Do you have a heart-healthy mitral valve prolapse diet plan?
Having a mitral valve prolapse diet plan is important when a person has MVP, especially when it is symptomatic. Why? Because the things that we consume each day can worsen or improve the condition and affect quality of life.
Diet can significantly reduce or intensify mitral valve prolapse symptoms such as chest pain, heart palpitations, and fatigue. Diet can also prevent heart complications and other health problems from developing with a prolapsed mitral valve.
Most cases of MVP do not require mitral valve surgery or invasive treatments. Nevertheless, some types of mitral valve prolapse can be dangerous, and the condition can worsen over time. Furthermore, living with symptomatic MVP can be scary and frustrating. With a heart-healthy diet plan, one can reduce mitral prolapse symptoms and prevent problems from developing in the heart.
What’s the mitral valve prolapse diet plan for improving MVP?
1. Stop eating foods to avoid with mitral valve prolapse
Eliminate foods from your diet that are known to cause problems with MVP. A lot of common foods can aggravate the prolapse condition. Foods such as milk chocolate, sweets and candies, and coffee are notorious for triggering and worsening MVP symptoms like chest pain, heart palpitations, and dyspnea. Anxiety is also a common symptom. In some cases, panic attacks may occur.
Alcohol is another food that has a reputation for causing problems with MVP. It can make the heart beat irregularly and rapidly by interfering with vital heart processes that keep blood pumping as it should. Alcohol can also cause other prolapse symptoms and health complications. Heavy consumption of alcohol can damage the heart muscle and cause valve regurgitation.
Other foods to avoid with mitral valve prolapse include fizzy drinks, fast foods, and processed foods such as bread, crackers, and cookies. These foods are high in sodium and fat, which spikes blood pressure and clogs up the arteries. In addition, many of them also contain large quantities of refined sugar. Refined sugar is one of the worst things that a person with MVP can consume.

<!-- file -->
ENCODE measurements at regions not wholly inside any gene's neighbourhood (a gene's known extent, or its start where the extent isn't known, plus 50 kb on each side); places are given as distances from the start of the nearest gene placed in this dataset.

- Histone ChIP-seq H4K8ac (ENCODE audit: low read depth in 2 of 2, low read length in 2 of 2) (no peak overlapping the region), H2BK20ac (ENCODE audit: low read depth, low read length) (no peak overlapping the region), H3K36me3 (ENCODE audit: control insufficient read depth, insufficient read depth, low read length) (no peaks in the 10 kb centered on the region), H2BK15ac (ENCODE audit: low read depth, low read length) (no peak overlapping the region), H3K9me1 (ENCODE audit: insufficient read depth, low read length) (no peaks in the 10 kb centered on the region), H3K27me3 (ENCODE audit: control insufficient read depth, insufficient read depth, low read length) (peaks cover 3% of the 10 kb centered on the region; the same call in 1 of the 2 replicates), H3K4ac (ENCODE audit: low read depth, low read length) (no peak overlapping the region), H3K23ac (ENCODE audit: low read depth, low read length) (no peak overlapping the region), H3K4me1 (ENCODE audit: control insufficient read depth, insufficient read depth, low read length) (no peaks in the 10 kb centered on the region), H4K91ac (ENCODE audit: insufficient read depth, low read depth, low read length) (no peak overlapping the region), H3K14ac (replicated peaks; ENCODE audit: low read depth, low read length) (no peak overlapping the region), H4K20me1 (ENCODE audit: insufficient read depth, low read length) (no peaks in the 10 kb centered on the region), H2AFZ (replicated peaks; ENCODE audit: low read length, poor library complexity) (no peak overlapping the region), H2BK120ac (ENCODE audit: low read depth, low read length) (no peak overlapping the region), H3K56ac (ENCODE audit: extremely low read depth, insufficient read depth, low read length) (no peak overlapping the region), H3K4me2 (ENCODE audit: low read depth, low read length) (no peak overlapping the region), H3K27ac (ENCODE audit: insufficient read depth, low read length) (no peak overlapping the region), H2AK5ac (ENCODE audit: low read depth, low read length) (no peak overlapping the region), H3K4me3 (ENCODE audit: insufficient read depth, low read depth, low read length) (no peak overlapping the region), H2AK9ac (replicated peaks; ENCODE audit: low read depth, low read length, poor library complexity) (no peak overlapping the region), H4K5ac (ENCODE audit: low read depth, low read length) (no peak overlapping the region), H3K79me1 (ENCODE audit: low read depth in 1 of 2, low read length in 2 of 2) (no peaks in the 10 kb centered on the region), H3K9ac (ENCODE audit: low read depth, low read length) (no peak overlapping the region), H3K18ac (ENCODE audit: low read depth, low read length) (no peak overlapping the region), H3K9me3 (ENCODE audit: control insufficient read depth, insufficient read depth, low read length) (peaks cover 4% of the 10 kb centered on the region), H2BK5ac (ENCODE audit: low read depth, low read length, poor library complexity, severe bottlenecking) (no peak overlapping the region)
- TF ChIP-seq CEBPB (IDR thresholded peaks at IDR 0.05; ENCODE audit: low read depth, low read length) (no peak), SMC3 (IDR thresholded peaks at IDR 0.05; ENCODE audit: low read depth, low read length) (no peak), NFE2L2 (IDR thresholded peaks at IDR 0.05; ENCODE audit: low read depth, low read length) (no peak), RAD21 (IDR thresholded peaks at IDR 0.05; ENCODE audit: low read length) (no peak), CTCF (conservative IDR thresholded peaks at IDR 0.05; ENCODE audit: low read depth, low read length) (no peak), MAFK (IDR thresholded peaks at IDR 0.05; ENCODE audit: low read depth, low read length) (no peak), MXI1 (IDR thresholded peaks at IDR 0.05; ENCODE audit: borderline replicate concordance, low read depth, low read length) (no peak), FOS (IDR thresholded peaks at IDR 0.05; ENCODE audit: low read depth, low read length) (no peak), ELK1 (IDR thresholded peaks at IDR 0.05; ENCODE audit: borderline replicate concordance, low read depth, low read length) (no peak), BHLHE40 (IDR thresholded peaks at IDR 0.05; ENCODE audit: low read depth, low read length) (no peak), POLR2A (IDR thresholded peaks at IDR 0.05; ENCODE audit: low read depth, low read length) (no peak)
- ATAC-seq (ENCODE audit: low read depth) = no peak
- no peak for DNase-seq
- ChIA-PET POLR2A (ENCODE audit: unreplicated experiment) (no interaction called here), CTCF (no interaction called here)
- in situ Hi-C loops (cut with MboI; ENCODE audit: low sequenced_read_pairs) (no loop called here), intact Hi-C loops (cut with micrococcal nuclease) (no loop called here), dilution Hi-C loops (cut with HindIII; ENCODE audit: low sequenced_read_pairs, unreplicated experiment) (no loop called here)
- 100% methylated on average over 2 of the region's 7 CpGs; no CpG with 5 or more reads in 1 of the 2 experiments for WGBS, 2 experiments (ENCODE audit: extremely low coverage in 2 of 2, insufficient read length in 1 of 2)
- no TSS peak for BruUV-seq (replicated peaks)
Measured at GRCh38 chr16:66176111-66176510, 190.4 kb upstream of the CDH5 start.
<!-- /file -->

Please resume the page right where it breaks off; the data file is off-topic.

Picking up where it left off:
2. Start eating heart-healthy foods that help mitral valve prolapse
Eat healthy foods daily. A good diet plan is nutritionally balanced and incorporates foods that benefit the heart and other vital organs inside the body. A mitral valve prolapse diet plan is no different, although some foods contain specific vitamins and minerals that are known to help with the mitral prolapse condition, particularly when the goal is to reduce MVP symptoms.
Magnesium is one such mineral. It is found in avocados, yogurt, and figs, salmon, nuts like almonds, and leafy greens like kale and spinach. Many MVPS sufferers report a reduction in symptoms with increased magnesium in their diets. However, because foods only provide small quantities of magnesium, a lot of people with the syndrome take magnesium supplements.
Vitamin B6 (pyridoxine), which works together with magnesium and is found in tuna, chicken, sunflower seeds, and dried prunes, as well as various vitamin B supplements, can also be helpful with MVP. In general, vitamins of the B variety are usually effective at alleviating symptoms of mitral prolapse. A doctor can help establish a diet plan for MVP based on your specific needs and profile.
3. Drink more water to relieve mitral prolapse symptoms
Get more water into your body. Water is essential for life and health. Our bodies need it for circulation, digestion, nutrient transportation, body temperature maintenance, and much more. Yet, most of us do not drink enough water to replace the large amounts that we lose each day through perspiration, urination, and breathing, etc. This affects how we look, feel, and function.
With the MVP syndrome, adequate water consumption is an important part of the mitral valve prolapse diet plan. Water hydrates the body, which keeps blood pressure at normal levels. Even slight dehydration can cause blood pressure to drop (hypotension), aggravating symptoms such as dizziness, lightheadedness, and fatigue. Fainting can occur if blood pressure is sufficiently low.
How much water should a person drink with MVP? Health authorities have long recommended eight 8-ounce glasses of water daily, which is the equivalent of about half a gallon or 2 liters. However, it depends on the individual. There are various factors that influence our need for water, including age, sex, and activity level. People living in hot climates may also need to drink more water.
Are there any other ways to reduce MVP symptoms and problems?
Yes. Avoid fad dieting, crash diets, yo-yo dieting, and starvation diets. Diets that promise rapid weight loss can dehydrate the body, strain the heart, and cause symptoms like heart palpitations and shortness of breath. Crash dieting repeatedly can damage the blood vessels and lead to heart attacks. This is why it is important to have a heart-healthy mitral valve prolapse diet plan.
Many MVP sufferers find that exercise is effective at relieving symptoms of mitral prolapse, and it can prevent problems over time. As a matter of fact, when it comes to mitral valve prolapse and exercise, most medical professionals agree that regular physical activity is one of the best MVP therapies available. Note, though, that there are exercises to avoid with mitral valve prolapse.
Mitral valve prolapse diet and exercise aside, there are a number of drugs that can relieve symptoms of the prolapse condition, including beta blockers and benzodiazepine anxiety medication. There are also natural remedies for MVP that can have similar effects. For safety purposes, one should always consult a qualified medical professional before trying any new MVP treatments.